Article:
This is the day we’ve all been waiting for…an eclipse.
If your workforce punches a clock – with the assurance that they’re being productive while they’re on-the-job – this may turn out to be a low impact day for you. Wherever you are (if you’re reading this within the continental United States), TES (Total Eclipse Syndrome; my diagnosis) is likely to derail your team’s output today.
The Main Event (the total cover-up of the sun, by the moon) will last less than three minutes; the phenomenon will begin in Lincoln Beach, Oregon at 10:16a, with the final showing in Charleston, South Carolina at 2:48p. Between those moments, the attention of 330 million people across America will be drawn to the skies (or to the “live” coverage on their screens).
You may not read this until it’s over; our digital distribution normally takes place during that time window. By now, you may be in recovery mode. It is, however, still the News of the Day.
The raw facts, without factoring in the human elements: a Total Eclipse hasn’t visited the Lower 48 for 99 years; Woodrow Wilson was President. Partial eclipses come-and-go with some occasionality; this one is the “big deal.” The match-up of the Sun and the Moon is curious: the Sun is 400 times larger than our solitary Moon (Jupiter has 66 of them), but it’s distance away from Earth is 400 times greater than the Moon. Those factors create the geometry that delivers a Total Eclipse: from ground level – all of the time – the Sun and the Moon appear to be the same size, allowing for the Moon to come between us and our source of life and energy, albeit briefly.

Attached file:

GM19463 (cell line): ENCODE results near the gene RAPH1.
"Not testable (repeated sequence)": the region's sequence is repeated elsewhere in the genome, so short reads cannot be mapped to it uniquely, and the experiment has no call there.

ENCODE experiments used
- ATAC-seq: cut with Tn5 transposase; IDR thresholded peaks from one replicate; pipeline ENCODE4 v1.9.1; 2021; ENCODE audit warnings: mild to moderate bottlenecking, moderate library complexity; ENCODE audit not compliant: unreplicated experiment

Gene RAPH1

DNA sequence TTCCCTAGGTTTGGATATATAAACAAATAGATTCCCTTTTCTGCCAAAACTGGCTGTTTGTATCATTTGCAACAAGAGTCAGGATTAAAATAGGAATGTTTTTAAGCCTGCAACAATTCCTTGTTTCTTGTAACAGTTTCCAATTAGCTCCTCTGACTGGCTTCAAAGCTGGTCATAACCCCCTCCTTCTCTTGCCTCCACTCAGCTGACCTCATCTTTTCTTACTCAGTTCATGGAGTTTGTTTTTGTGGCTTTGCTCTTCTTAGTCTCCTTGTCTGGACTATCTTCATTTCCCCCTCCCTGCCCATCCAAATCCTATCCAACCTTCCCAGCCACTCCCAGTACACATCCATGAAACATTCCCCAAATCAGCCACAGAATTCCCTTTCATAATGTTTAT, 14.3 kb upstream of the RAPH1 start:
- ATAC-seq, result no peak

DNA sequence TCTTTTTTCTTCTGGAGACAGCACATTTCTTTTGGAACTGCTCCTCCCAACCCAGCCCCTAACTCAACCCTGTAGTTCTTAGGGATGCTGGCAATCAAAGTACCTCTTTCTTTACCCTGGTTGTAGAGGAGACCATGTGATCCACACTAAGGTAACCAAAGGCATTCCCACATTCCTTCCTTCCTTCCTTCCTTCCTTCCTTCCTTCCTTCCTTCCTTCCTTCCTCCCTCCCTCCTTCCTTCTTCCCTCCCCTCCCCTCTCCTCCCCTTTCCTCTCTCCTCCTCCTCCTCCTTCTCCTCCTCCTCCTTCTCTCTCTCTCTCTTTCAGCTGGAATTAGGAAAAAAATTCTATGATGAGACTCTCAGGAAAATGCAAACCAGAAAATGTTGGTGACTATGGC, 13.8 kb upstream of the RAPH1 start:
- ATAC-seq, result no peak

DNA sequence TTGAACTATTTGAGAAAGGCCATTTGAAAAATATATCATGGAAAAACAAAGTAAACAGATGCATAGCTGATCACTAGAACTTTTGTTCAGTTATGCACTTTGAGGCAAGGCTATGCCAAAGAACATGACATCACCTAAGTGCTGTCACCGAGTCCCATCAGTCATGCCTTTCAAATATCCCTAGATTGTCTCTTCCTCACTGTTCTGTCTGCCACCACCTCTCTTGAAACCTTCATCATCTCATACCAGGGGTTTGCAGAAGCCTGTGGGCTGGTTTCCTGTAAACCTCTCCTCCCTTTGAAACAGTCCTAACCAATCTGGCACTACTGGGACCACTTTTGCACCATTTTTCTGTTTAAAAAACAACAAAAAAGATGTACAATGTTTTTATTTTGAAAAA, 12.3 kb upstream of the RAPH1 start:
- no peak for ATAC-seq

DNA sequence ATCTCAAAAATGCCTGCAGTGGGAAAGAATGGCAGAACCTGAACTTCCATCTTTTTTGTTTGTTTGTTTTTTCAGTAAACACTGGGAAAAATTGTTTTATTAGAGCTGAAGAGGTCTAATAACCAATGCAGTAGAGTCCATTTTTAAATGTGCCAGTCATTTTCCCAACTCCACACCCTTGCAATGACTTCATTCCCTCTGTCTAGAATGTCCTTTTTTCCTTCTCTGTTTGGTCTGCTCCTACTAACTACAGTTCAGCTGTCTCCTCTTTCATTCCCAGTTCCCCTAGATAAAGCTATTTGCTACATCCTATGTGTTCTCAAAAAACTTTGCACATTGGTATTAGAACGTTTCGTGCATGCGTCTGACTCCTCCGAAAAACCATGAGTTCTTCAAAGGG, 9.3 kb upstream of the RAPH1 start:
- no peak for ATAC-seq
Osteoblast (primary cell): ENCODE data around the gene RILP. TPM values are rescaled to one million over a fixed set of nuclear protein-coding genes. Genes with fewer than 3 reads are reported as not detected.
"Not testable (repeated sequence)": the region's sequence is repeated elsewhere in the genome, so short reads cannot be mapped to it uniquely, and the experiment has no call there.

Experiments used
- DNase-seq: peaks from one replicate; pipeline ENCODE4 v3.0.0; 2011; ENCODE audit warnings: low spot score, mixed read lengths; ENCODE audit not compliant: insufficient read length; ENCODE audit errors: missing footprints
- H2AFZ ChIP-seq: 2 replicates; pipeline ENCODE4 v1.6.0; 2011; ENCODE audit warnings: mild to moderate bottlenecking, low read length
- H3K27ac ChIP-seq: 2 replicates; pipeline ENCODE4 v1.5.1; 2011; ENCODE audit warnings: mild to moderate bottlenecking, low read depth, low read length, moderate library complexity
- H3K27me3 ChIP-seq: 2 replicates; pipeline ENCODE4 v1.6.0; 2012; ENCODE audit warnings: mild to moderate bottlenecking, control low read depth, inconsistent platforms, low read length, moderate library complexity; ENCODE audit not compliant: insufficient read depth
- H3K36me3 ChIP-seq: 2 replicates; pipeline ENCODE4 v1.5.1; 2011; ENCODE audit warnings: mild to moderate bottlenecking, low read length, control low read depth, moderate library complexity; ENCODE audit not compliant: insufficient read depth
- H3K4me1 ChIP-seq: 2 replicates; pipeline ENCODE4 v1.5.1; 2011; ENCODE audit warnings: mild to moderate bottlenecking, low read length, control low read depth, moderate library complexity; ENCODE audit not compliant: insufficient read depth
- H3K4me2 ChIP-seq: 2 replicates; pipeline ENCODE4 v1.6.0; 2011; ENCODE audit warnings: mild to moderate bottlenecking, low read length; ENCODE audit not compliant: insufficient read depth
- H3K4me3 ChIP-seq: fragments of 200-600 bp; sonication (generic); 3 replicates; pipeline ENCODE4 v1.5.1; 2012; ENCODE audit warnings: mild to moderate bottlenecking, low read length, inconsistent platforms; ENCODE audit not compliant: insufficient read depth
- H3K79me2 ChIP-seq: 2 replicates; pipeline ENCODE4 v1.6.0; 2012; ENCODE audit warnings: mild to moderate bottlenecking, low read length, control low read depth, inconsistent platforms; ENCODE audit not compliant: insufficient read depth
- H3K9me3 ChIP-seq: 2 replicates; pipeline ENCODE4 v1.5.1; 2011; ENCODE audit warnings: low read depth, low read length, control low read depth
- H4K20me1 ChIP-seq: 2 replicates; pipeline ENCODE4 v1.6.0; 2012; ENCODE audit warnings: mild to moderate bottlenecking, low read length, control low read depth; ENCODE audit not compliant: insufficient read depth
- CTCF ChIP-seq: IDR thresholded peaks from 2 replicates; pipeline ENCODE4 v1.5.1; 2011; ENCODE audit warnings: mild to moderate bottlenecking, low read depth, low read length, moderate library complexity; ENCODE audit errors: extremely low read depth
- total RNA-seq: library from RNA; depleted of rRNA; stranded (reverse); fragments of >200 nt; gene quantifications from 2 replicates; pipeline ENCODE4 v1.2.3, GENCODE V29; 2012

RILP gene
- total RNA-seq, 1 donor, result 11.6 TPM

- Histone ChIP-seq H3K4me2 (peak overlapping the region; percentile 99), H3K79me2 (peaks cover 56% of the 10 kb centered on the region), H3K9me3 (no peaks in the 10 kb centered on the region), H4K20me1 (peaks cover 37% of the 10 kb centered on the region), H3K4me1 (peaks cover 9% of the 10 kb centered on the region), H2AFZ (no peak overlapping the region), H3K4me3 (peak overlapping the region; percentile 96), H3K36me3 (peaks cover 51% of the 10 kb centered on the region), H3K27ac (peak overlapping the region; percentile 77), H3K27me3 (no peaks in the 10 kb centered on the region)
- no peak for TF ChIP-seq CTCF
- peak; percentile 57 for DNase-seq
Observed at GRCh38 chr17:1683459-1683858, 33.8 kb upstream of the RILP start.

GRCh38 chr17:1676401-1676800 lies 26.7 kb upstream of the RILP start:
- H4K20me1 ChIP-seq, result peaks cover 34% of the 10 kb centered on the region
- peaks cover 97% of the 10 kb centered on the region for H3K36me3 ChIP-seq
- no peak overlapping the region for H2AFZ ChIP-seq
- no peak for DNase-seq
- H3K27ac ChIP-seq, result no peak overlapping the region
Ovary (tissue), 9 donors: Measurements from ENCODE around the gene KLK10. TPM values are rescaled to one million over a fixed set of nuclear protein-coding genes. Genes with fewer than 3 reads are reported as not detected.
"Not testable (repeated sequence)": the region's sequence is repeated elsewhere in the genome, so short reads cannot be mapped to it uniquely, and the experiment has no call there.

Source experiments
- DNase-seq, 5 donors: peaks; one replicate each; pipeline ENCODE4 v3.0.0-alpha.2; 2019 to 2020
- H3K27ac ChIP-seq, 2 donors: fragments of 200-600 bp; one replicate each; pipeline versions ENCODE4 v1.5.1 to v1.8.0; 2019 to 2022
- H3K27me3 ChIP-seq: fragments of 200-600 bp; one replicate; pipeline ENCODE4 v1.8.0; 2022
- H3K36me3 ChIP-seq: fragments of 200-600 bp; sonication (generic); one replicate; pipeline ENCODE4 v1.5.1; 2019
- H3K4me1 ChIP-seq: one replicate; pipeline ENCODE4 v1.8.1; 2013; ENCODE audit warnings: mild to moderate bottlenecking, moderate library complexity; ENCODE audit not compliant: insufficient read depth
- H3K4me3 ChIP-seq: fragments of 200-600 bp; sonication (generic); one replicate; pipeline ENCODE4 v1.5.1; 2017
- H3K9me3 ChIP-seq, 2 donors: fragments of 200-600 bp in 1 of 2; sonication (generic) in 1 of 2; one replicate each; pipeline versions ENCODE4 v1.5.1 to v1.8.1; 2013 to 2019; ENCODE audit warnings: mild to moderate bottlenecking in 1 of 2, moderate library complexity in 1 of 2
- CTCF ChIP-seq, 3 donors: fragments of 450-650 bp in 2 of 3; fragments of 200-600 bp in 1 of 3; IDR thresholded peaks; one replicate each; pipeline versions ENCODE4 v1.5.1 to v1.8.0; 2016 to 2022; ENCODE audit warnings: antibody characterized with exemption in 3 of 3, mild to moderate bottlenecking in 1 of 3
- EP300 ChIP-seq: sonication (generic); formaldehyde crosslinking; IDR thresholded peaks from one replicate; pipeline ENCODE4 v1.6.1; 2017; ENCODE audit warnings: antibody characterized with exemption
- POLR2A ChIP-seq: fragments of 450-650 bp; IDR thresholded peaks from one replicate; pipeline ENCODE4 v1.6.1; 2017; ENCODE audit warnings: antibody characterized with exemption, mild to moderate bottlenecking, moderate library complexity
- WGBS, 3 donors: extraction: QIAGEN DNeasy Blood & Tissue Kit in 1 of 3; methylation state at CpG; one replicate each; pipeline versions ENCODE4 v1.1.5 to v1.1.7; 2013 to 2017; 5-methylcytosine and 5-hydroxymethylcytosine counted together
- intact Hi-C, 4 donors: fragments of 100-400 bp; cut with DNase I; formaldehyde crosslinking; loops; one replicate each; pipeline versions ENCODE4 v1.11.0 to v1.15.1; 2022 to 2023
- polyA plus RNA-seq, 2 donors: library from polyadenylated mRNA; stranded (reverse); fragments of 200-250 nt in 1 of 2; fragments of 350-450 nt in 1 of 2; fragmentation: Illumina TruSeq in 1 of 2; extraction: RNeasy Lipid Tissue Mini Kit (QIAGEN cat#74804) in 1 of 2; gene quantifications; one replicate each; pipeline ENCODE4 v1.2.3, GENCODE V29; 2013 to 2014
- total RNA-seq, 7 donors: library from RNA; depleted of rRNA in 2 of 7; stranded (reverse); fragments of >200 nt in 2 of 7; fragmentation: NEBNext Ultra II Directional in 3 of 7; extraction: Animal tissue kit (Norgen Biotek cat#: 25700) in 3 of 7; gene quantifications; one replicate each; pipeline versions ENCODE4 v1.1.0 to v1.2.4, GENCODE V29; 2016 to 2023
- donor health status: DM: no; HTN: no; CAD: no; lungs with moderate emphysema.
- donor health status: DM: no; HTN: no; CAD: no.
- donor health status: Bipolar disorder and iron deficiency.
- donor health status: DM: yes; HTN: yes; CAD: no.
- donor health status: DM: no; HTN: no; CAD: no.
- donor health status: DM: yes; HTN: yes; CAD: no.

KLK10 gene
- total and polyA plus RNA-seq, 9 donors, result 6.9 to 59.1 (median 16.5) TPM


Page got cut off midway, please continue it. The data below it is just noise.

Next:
Every day of the year, the relationship between the Sun and the Moon is in flux. From ground level, the Sun can be counted on to do its thing every day. Summer and winter have different schedules, but Mr. Sun is dependable and delivers what we need from him with consistent faithfulness.
You wouldn’t know Moon if Sun was not doing its part. The light – all light – comes from Sun; without Sun, Moon would be dark and invisible. When Moon is in full exposure, we call it a Full Moon; when it’s fully blocked (it happens 12x year, but no one is racing to see the “full eclipse of the Moon” every month) it’s known as a New Moon.
What’s happening today? The usurper is blocking the source: Moon, who depends on Sun for light and energy, is (partially) blocking access to our mutual fuel source. If it were to continue, our ecosystem would collapse. Gratefully, it will be over in less time than a Super Bowl commercial break.
Today, you’re getting a preview of one of the elements in God’s cosmic game plan for the future. He has some extraordinary interventions waiting to be triggered in the days to come.
You’ve seen it in movie theaters: they run trailers that give highlights of the features that will be on the main screen, soon. Here’s one of God’s trailers (he calls it “prophecy,” from Amos 8):
“In that day,” declares the Sovereign Lord, “I will make the sun go down at noon and darken the earth in broad daylight. I will turn your religious festivals into mourning and all your singing into weeping. I will make all of you wear sackcloth and shave your heads. I will make that time like mourning for an only son and the end of it like a bitter day.”
If you’re reading this before your zip code turns dark, make sure you use the right glasses to look up, or your eyes could be irreparably damaged. If it’s come-and-gone already, you’ve just had a preview of things to come.
One of these days, the God who created Sun and Moon will use them as part of his supporting cast for the final scenes of this epic drama in which he – the Sun – ultimately defeats the Moon – the One who blocks the Sun from earth view, pretending to be a light source while unable to sustain life…